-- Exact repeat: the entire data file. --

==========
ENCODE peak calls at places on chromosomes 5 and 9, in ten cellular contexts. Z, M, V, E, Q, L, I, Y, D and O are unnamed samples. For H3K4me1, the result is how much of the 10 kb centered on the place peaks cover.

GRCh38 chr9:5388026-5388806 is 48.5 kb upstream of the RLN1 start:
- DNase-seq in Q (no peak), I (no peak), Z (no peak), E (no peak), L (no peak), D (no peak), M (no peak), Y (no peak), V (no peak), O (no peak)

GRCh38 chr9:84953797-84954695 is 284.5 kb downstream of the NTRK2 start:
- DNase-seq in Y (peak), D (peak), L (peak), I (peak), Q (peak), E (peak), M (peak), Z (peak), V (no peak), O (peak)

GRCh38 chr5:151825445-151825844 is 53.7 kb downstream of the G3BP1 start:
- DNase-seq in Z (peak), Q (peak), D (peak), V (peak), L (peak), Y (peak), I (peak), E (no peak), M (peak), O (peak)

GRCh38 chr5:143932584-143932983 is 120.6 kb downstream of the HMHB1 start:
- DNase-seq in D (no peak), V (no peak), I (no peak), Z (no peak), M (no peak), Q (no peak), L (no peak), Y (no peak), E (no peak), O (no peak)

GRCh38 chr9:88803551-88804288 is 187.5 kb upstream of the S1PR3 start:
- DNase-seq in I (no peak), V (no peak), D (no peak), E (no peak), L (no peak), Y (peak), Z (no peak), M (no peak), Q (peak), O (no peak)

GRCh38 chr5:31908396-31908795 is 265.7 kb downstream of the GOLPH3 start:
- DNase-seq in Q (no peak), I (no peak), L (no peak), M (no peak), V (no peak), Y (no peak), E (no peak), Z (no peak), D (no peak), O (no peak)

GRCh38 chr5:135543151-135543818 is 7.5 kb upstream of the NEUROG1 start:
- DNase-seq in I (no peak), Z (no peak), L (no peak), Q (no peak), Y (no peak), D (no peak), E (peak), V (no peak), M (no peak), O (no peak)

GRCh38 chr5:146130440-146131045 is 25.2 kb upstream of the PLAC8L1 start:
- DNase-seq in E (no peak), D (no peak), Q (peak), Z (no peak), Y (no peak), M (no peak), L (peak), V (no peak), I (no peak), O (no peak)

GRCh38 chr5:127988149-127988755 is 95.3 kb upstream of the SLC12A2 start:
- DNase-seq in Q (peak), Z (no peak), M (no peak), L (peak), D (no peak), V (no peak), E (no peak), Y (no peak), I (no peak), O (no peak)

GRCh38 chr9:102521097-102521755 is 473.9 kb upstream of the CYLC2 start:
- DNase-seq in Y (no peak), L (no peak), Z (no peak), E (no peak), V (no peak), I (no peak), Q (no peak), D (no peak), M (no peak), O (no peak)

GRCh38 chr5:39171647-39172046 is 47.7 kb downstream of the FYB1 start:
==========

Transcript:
ENCODE peak calls at places on chromosomes 5 and 9, in ten cellular contexts. Z, M, V, E, Q, L, I, Y, D and O are unnamed samples. For H3K4me1, the result is how much of the 10 kb centered on the place peaks cover.

GRCh38 chr9:5388026-5388806 is 48.5 kb upstream of the RLN1 start:
- DNase-seq in Q (no peak), I (no peak), Z (no peak), E (no peak), L (no peak), D (no peak), M (no peak), Y (no peak), V (no peak), O (no peak)

GRCh38 chr9:84953797-84954695 is 284.5 kb downstream of the NTRK2 start:
- DNase-seq in Y (peak), D (peak), L (peak), I (peak), Q (peak), E (peak), M (peak), Z (peak), V (no peak), O (peak)

GRCh38 chr5:151825445-151825844 is 53.7 kb downstream of the G3BP1 start:
- DNase-seq in Z (peak), Q (peak), D (peak), V (peak), L (peak), Y (peak), I (peak), E (no peak), M (peak), O (peak)

GRCh38 chr5:143932584-143932983 is 120.6 kb downstream of the HMHB1 start:
- DNase-seq in D (no peak), V (no peak), I (no peak), Z (no peak), M (no peak), Q (no peak), L (no peak), Y (no peak), E (no peak), O (no peak)

GRCh38 chr9:88803551-88804288 is 187.5 kb upstream of the S1PR3 start:
- DNase-seq in I (no peak), V (no peak), D (no peak), E (no peak), L (no peak), Y (peak), Z (no peak), M (no peak), Q (peak), O (no peak)

GRCh38 chr5:31908396-31908795 is 265.7 kb downstream of the GOLPH3 start:
- DNase-seq in Q (no peak), I (no peak), L (no peak), M (no peak), V (no peak), Y (no peak), E (no peak), Z (no peak), D (no peak), O (no peak)

GRCh38 chr5:135543151-135543818 is 7.5 kb upstream of the NEUROG1 start:
- DNase-seq in I (no peak), Z (no peak), L (no peak), Q (no peak), Y (no peak), D (no peak), E (peak), V (no peak), M (no peak), O (no peak)

GRCh38 chr5:146130440-146131045 is 25.2 kb upstream of the PLAC8L1 start:
- DNase-seq in E (no peak), D (no peak), Q (peak), Z (no peak), Y (no peak), M (no peak), L (peak), V (no peak), I (no peak), O (no peak)

GRCh38 chr5:127988149-127988755 is 95.3 kb upstream of the SLC12A2 start:
- DNase-seq in Q (peak), Z (no peak), M (no peak), L (peak), D (no peak), V (no peak), E (no peak), Y (no peak), I (no peak), O (no peak)

GRCh38 chr9:102521097-102521755 is 473.9 kb upstream of the CYLC2 start:
- DNase-seq in Y (no peak), L (no peak), Z (no peak), E (no peak), V (no peak), I (no peak), Q (no peak), D (no peak), M (no peak), O (no peak)

GRCh38 chr5:39171647-39172046 is 47.7 kb downstream of the FYB1 start: